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Eagle rescued, healed and released

By Adriana Fehrs

Steph Gillin, Wildlife Biologist for CSKT Division of Fish, Wildlife, Recreation and Conservation, holds the rescued bald eagle. Back in December the injured bird was spotted in a field in Ronan; CSKT was contacted, and wildlife biologists arrived shortly to capture the bird. (Photo courtesy of CSKT Division of Fish, Wildlife, Recreation and Conservation) Steph Gillin, Wildlife Biologist for CSKT Division of Fish, Wildlife, Recreation and Conservation, holds the rescued bald eagle. Back in December the injured bird was spotted in a field in Ronan; CSKT was contacted, and wildlife biologists arrived shortly to capture the bird. (Photo courtesy of CSKT Division of Fish, Wildlife, Recreation and Conservation)

RONAN — After three months in a rehabilitation center, a bald eagle captured by CSKT Division of Fish, Wildlife, Recreation and Conservation, was finally released back into the wild on Friday March 14.

Back in December of 2013, CSKT Fish and Game received a call that a bald eagle had been spotted in a field in Ronan. The bird seemed feisty but had an apparent injury that inhibited it from flying.

Fish and Game tracked down the bald eagle, and then shortly contacted CSKT Wildlife Biologists Steph Gillin, Shannon Clairmont, and Wildlife Technician Austin Moran. Gillin, Wildlife Biologist for the CSKT Division of Fish, Wildlife, Recreation and Conservation, was one of the first to show up. “The bald eagle still had a lot of fight left in him. He was hopping all around and it took all three of us to capture him,” says Gillin.

The Wild Wings Recovery Center and CSKT Division of Fish, Wildlife, Recreation and Conservation partnered together to rehabilitate an injured bald eagle, captured in Ronan in December. Together, they released the recovered bald eagle on March 14. (Photo courtesy of Cathie Tyler, Polson Animal Clinic) The Wild Wings Recovery Center and CSKT Division of Fish, Wildlife, Recreation and Conservation partnered together to rehabilitate an injured bald eagle, captured in Ronan in December. Together, they released the recovered bald eagle on March 14. (Photo courtesy of Cathie Tyler, Polson Animal Clinic)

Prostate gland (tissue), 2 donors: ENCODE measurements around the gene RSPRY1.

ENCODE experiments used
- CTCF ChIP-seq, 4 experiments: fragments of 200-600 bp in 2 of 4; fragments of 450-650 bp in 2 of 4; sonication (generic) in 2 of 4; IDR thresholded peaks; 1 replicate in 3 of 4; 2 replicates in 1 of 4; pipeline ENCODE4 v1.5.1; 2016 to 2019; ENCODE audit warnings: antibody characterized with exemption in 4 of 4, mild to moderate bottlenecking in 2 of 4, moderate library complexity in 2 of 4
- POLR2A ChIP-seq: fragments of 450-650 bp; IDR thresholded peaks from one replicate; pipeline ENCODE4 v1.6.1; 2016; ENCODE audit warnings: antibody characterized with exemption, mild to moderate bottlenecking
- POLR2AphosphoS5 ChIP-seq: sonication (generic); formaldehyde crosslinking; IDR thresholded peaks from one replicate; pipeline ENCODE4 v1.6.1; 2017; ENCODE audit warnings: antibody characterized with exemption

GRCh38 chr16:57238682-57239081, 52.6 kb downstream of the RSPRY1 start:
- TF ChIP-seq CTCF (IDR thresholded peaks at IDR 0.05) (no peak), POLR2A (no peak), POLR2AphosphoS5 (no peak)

Once the bald eagle was captured the CSKT brought the injured bird to see Lowell Tyler, Veterinary Technician and co-owner of the Polson Animal Clinic, and wife Cathie Tyler, co-owner of the Polson Animal Clinic. Gillin says, “It’s almost like [the bald eagle] knew we were helping him, and he seemed relieved.” After x-rays were taken, Lowell found that the bird had a broken ulna in its wing. They then immediately referred them to a rehabilitation center.

The bald eagle captured by CSKT wildlife biologists Steph Gillin, Shannon Clairmont, and Wildlife Technician Austin Moran, takes its first flight to freedom after spending months in recovery at the Wild Wings Recovery Center in Kalispell. The bird was released in Ronan on March 14. (Photo courtesy of Cathie Tyler, Polson Animal Clinic) The bald eagle captured by CSKT wildlife biologists Steph Gillin, Shannon Clairmont, and Wildlife Technician Austin Moran, takes its first flight to freedom after spending months in recovery at the Wild Wings Recovery Center in Kalispell. The bird was released in Ronan on March 14. (Photo courtesy of Cathie Tyler, Polson Animal Clinic)

Cathie Tyler made the connection to the Montana Wild Wings Recovery Center in Kalispell, where they brought the bald eagle. At the recovery center, the bird received antibiotics and was housed until the bone was completely healed. “They were really amazing, a big shout out goes to them for helping us out. We are definitely thankful for them,” says Gillin.

On Friday March 14 the CSKT Wildlife Management Program released the bald eagle in Ronan, less than a mile away from where it had first been caught. Gillin says, “It was an amazing experience, we don’t get to do this kind of thing a lot.”

For more information, or to make a donation to the Montana Wild Wings Recovery Center in Kalispell, a nonprofit organization, call (406) 250-1070 or (406) 249-7800. Visit their website at www.wildwingsrecovery.org.

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